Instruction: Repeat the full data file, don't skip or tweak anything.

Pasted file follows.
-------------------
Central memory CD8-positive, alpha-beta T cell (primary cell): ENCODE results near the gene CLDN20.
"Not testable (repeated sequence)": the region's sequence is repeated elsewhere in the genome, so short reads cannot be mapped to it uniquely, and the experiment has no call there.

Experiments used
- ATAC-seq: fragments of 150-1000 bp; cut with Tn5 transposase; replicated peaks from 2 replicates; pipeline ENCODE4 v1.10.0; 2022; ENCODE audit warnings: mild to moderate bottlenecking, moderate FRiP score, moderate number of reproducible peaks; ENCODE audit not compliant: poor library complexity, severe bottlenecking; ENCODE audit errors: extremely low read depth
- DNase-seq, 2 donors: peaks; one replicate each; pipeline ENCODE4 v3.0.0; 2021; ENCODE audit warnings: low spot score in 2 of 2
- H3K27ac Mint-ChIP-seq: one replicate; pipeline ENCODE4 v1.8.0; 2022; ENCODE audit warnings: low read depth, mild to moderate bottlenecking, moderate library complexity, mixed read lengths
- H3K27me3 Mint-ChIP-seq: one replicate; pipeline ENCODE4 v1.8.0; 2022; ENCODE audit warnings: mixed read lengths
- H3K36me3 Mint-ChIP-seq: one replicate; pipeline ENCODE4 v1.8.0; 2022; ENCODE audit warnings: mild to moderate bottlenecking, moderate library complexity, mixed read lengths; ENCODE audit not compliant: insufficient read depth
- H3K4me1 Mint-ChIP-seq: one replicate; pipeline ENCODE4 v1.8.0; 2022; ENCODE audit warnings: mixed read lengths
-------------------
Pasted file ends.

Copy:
Central memory CD8-positive, alpha-beta T cell (primary cell): ENCODE results near the gene CLDN20.
"Not testable (repeated sequence)": the region's sequence is repeated elsewhere in the genome, so short reads cannot be mapped to it uniquely, and the experiment has no call there.

Experiments used
- ATAC-seq: fragments of 150-1000 bp; cut with Tn5 transposase; replicated peaks from 2 replicates; pipeline ENCODE4 v1.10.0; 2022; ENCODE audit warnings: mild to moderate bottlenecking, moderate FRiP score, moderate number of reproducible peaks; ENCODE audit not compliant: poor library complexity, severe bottlenecking; ENCODE audit errors: extremely low read depth
- DNase-seq, 2 donors: peaks; one replicate each; pipeline ENCODE4 v3.0.0; 2021; ENCODE audit warnings: low spot score in 2 of 2
- H3K27ac Mint-ChIP-seq: one replicate; pipeline ENCODE4 v1.8.0; 2022; ENCODE audit warnings: low read depth, mild to moderate bottlenecking, moderate library complexity, mixed read lengths
- H3K27me3 Mint-ChIP-seq: one replicate; pipeline ENCODE4 v1.8.0; 2022; ENCODE audit warnings: mixed read lengths
- H3K36me3 Mint-ChIP-seq: one replicate; pipeline ENCODE4 v1.8.0; 2022; ENCODE audit warnings: mild to moderate bottlenecking, moderate library complexity, mixed read lengths; ENCODE audit not compliant: insufficient read depth
- H3K4me1 Mint-ChIP-seq: one replicate; pipeline ENCODE4 v1.8.0; 2022; ENCODE audit warnings: mixed read lengths